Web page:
5 Facts About Lavender That Will Impress Your Gardening Friends

There's more to this popular plant than meets the eye or nose.

With its refreshing fragrance and vibrantly colored flowers, lavender is among the most easily recognizable plants. It's also one of the most versatile herbs you can grow because it has medicinal, aesthetic, and culinary purposes. For example, its scent has a calming effect on humans, so lavender is used in all stress-relieving items like bubble baths, candles, and eye pillows.

However, even if you regularly enjoy products like these or have grown the plant in your garden, you might not realize how amazing this herb really is. These lavender facts will make you appreciate this gorgeous and valuable plant even more!

'Betty's Blue' English Lavender
'Betty's Blue', a variety of English lavender, fills gardens with stunning, deep purple blooms in summer. Laurie Black

1. Lavender Has Many Uses

The name lavender originates from the Latin verb "lavare," which means "to wash." Its word origin holds true in the ways that we use lavender today. Because of its clean scent, this herb is an extremely popular ingredient in products we use to bathe, including shampoo, facial cleansers, and hand soap. It's also used in cleaning products for our homes. In addition, it's one of the most popular essential oils.

One of the most important lavender facts is it has many medicinal uses too. Lavender can soothe burns, induce sleep, reduce anxiety and stress, and treat aching muscles and joints. Like many other herbs, you can enjoy lavender's fresh flavor and fragrance in various recipes, including cakes, lemonade, and cookies.

2. Lavender Has Ancient Roots

Though it's popular worldwide, lavender originated in the Mediterranean region, northeast Africa, and southwestern Asia, where it has grown for over 2,500 years. In ancient Egypt, lavender was used during the mummification process to perfume the corpse. On the other hand, the ancient Greeks quickly noticed lavender's medicinal properties, using it to ease ailments including headaches and indigestion.

During the Black Plague of the 16th century, lavender oil was used to ward off the dreaded disease. Bunches of the plant were also sold in the streets to mask the smell of the dead.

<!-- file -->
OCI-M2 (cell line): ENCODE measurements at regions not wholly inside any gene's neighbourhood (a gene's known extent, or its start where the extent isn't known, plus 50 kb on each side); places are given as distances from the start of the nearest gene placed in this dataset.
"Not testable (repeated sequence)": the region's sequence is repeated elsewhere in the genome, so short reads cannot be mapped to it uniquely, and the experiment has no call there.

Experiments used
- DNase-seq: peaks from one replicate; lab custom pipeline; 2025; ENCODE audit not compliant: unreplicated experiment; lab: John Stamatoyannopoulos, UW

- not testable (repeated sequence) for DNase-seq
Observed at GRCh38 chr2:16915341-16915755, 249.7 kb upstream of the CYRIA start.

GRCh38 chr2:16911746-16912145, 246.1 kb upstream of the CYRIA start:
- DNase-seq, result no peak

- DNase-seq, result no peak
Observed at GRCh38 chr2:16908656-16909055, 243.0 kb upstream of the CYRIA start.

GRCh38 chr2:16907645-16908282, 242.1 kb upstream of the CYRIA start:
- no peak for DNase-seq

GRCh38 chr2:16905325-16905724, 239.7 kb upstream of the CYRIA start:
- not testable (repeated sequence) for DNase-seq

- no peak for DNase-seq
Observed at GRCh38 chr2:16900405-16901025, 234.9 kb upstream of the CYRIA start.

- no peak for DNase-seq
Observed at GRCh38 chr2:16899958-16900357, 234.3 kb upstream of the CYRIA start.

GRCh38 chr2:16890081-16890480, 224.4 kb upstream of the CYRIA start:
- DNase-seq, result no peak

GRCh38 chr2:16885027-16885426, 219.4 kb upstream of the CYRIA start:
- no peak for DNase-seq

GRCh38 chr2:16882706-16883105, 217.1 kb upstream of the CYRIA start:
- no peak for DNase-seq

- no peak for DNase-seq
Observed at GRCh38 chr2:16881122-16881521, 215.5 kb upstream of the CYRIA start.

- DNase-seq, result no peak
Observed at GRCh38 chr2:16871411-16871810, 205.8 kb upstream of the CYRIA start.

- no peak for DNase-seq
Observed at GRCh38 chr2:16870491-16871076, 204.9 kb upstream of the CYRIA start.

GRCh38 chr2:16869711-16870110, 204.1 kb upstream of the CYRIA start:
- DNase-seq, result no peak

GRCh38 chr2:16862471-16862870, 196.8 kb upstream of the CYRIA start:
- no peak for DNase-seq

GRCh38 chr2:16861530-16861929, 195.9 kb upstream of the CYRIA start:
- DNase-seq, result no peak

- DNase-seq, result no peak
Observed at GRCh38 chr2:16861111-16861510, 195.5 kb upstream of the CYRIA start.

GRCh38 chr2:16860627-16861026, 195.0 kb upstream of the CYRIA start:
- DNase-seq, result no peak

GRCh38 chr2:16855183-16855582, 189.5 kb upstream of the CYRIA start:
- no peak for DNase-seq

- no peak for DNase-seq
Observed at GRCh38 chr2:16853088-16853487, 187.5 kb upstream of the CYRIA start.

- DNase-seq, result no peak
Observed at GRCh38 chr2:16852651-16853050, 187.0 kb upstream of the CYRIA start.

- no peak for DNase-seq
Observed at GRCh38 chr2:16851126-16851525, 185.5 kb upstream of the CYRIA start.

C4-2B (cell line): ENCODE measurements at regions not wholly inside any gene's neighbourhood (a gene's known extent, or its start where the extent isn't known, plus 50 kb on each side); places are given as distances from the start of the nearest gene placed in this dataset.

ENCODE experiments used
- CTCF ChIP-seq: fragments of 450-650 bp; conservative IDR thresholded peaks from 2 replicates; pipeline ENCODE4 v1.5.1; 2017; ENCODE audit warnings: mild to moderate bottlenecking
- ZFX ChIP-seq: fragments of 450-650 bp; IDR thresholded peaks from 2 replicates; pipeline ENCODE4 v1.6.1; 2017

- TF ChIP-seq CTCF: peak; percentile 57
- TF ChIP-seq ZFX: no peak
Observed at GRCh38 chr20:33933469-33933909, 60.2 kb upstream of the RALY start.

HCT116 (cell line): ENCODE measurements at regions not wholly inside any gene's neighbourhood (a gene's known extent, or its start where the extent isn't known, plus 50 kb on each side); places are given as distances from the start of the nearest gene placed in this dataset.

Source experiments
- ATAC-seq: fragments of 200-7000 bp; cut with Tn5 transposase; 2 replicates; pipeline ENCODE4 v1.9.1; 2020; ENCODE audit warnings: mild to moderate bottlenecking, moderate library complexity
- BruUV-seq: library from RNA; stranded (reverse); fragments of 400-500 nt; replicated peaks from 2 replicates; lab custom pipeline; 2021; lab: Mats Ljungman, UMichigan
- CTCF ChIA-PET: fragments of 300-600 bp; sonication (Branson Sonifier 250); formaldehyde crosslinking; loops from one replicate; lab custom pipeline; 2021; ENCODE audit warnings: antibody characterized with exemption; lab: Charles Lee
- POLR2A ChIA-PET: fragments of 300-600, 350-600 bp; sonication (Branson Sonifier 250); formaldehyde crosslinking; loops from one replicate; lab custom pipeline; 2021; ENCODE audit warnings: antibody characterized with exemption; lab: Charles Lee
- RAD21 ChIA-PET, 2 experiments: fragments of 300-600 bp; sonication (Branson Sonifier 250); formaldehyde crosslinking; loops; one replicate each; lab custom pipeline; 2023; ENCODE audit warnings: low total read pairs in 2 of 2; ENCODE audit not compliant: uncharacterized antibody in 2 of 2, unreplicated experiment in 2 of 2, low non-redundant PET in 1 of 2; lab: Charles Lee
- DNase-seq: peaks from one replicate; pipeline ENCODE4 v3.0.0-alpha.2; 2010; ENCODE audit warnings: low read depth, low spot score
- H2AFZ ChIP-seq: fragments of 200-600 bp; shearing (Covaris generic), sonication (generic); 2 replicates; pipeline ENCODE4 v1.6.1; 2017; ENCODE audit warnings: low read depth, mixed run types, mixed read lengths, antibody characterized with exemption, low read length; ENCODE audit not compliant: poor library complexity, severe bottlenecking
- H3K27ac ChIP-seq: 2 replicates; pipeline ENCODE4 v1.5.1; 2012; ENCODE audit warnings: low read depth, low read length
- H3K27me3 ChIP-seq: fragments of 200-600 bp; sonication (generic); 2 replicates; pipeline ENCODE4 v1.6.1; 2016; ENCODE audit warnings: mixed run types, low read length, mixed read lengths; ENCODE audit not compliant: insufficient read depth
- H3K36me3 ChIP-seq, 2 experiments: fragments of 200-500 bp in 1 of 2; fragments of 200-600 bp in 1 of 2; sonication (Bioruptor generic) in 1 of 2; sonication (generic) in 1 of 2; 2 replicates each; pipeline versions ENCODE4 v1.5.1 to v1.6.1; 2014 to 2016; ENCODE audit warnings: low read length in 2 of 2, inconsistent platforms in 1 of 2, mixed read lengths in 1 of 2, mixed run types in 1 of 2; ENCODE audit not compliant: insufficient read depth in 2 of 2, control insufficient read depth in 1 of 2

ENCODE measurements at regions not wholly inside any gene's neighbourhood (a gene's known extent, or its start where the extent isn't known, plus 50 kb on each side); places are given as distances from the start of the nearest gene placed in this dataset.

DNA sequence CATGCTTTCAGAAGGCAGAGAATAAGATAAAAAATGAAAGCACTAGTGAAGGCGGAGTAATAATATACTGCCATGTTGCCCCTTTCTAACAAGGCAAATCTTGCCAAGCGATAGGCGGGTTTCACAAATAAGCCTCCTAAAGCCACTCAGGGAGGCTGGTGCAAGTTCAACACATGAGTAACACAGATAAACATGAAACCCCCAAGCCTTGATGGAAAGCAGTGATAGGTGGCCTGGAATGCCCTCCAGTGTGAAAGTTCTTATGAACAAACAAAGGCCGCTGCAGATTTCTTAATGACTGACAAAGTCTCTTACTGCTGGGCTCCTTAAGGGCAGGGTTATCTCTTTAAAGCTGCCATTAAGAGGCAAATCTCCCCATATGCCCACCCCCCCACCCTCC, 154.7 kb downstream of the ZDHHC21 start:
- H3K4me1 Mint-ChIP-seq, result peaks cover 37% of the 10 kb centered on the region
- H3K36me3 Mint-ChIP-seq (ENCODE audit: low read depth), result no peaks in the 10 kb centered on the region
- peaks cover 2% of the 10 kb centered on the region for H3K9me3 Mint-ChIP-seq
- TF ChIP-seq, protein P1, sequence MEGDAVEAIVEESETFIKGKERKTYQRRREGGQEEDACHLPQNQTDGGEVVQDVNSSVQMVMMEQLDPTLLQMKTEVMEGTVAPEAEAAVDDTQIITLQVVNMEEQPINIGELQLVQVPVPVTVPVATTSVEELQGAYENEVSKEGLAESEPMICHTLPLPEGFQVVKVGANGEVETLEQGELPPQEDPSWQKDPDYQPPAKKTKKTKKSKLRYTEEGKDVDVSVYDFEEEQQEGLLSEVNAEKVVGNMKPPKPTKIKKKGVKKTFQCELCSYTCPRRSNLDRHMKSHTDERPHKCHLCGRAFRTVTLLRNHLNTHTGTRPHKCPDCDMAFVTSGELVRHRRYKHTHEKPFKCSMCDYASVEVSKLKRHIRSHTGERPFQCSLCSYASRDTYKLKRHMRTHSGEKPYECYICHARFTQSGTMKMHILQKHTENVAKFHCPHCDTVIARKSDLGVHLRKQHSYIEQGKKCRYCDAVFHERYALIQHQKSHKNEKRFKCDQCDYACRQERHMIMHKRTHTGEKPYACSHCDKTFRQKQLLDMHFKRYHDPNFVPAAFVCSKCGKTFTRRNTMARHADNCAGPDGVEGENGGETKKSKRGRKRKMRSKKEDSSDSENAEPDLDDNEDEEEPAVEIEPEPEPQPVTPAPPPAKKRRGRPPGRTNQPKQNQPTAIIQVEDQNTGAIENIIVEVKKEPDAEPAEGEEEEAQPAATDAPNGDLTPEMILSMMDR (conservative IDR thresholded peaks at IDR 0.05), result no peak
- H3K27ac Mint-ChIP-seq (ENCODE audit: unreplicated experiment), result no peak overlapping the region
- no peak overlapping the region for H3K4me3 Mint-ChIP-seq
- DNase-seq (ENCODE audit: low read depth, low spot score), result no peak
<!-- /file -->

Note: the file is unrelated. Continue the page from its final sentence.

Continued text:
3. Lavender Is Highly Symbolic

Lavender represents purity, devotion, serenity, and calmness. These themes are often related to the ways lavender is used. Calmness and serenity point toward lavender's uses in aiding sleep and easing anxiety. Purity is shown through lavender's use throughout history in cleaning and its associations with cleanliness. A romantic lavender fact is that it symbolizes devotion, which makes it a popular choice for flower arrangements and wedding bouquets.

'Curly Top' Spanish Lavender
'Curly Top' Spanish lavender has clusters of dark purple flowers topped with lighter, pinkish-purple bracts. Laurie Black

4. There Are Hundreds of Varieties of Lavender

When you think of lavender, common or English lavender likely comes to mind because it's the one usually shown on products or grown in picturesque lavender fields. However, according to the U.S. Lavender Growers Association, there are over 45 species of lavender and more than 450 different varieties. These include French, Portuguese, and fringed lavender. Heat tolerance, cold hardiness, size, and blooms vary quite a bit, so research which ones will grow best in your region and garden.

'Melissa' English Lavender
'Melissa' is a variety of English lavender with pale pink, almost white blooms. Laurie Black

5. Lavender Comes in Multiple Colors

Given that this plant has the same name as a color, you might assume that its spikes of flowers only come in shades of purple. While this is true of many lavender varieties, you can also find the flowers in white, yellow, and even pink. The flower's color doesn't affect the plant's fragrance; for example, 'White Grosso' is a lavender variety with white blooms that also has a potent scent.

Was this page helpful?
Related Articles